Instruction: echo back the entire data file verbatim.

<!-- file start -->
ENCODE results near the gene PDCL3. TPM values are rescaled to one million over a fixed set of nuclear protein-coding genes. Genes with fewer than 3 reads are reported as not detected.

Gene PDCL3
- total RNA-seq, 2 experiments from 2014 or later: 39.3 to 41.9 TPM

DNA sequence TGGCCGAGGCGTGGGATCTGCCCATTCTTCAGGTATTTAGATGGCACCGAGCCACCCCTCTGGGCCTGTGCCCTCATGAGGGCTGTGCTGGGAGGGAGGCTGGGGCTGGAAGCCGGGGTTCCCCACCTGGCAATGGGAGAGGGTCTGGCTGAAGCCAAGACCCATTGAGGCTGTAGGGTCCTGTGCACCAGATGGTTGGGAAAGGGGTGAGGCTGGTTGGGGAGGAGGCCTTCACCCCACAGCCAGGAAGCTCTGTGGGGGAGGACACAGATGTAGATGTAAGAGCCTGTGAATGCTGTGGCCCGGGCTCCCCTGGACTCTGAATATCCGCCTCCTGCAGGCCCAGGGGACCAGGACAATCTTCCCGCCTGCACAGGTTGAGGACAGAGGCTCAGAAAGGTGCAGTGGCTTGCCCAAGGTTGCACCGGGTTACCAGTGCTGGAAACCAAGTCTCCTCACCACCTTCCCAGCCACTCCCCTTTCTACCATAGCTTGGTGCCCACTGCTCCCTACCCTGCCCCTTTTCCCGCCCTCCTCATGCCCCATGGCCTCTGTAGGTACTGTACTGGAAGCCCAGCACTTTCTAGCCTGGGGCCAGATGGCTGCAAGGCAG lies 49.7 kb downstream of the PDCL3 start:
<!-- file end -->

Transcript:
ENCODE results near the gene PDCL3. TPM values are rescaled to one million over a fixed set of nuclear protein-coding genes. Genes with fewer than 3 reads are reported as not detected.

Gene PDCL3
- total RNA-seq, 2 experiments from 2014 or later: 39.3 to 41.9 TPM

DNA sequence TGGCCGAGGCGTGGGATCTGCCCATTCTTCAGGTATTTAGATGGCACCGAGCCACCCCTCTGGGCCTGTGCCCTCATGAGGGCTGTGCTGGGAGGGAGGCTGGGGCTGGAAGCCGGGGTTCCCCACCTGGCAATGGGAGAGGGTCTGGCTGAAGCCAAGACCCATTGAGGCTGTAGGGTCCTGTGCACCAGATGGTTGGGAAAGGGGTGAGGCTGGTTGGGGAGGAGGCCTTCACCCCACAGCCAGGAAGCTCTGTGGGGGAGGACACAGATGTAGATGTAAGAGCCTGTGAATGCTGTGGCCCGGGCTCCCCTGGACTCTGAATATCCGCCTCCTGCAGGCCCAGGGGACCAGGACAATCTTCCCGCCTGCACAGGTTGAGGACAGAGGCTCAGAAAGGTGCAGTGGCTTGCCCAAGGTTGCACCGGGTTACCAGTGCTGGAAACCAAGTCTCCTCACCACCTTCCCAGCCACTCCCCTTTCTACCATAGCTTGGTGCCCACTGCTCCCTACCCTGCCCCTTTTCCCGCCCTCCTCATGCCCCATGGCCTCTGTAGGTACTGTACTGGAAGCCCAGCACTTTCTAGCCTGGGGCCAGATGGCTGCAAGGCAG lies 49.7 kb downstream of the PDCL3 start: